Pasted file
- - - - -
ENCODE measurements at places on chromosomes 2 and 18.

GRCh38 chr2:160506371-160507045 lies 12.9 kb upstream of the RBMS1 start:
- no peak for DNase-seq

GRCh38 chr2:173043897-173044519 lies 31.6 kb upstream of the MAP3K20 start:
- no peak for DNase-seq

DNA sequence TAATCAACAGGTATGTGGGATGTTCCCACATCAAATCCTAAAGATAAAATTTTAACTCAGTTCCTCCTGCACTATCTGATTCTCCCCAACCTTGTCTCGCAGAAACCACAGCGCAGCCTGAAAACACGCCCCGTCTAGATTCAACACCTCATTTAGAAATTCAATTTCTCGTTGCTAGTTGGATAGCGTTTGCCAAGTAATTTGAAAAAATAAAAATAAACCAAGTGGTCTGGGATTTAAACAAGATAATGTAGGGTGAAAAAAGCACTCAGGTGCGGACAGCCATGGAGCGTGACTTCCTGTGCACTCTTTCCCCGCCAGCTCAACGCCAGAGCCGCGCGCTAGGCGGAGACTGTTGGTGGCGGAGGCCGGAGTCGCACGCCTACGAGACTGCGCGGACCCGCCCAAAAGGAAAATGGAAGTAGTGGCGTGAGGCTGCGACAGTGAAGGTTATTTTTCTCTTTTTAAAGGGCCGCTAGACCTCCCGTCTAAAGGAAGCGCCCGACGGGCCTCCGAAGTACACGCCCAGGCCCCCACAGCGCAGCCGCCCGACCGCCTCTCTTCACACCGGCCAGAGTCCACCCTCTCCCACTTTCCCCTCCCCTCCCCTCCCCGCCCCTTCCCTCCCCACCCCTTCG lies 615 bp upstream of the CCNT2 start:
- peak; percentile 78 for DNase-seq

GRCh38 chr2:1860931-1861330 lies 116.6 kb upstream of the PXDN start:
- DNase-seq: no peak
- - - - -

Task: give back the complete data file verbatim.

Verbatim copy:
ENCODE measurements at places on chromosomes 2 and 18.

GRCh38 chr2:160506371-160507045 lies 12.9 kb upstream of the RBMS1 start:
- no peak for DNase-seq

GRCh38 chr2:173043897-173044519 lies 31.6 kb upstream of the MAP3K20 start:
- no peak for DNase-seq

DNA sequence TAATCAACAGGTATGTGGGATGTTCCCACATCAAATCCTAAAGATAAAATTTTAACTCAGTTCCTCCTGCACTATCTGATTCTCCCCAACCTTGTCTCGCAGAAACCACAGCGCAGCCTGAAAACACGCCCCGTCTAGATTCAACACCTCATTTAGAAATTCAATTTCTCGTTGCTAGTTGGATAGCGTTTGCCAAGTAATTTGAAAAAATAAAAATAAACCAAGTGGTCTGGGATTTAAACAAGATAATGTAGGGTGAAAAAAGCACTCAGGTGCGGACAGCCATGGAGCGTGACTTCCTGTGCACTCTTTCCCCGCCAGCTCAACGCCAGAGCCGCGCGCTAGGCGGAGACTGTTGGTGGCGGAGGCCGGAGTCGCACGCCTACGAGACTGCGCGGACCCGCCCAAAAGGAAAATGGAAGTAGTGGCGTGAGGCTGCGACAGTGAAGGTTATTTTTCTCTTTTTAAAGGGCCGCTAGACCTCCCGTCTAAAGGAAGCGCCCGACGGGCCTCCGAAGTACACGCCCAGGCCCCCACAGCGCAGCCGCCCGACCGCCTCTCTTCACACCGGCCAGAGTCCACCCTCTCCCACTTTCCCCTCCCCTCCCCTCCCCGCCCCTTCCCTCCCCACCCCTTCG lies 615 bp upstream of the CCNT2 start:
- peak; percentile 78 for DNase-seq

GRCh38 chr2:1860931-1861330 lies 116.6 kb upstream of the PXDN start:
- DNase-seq: no peak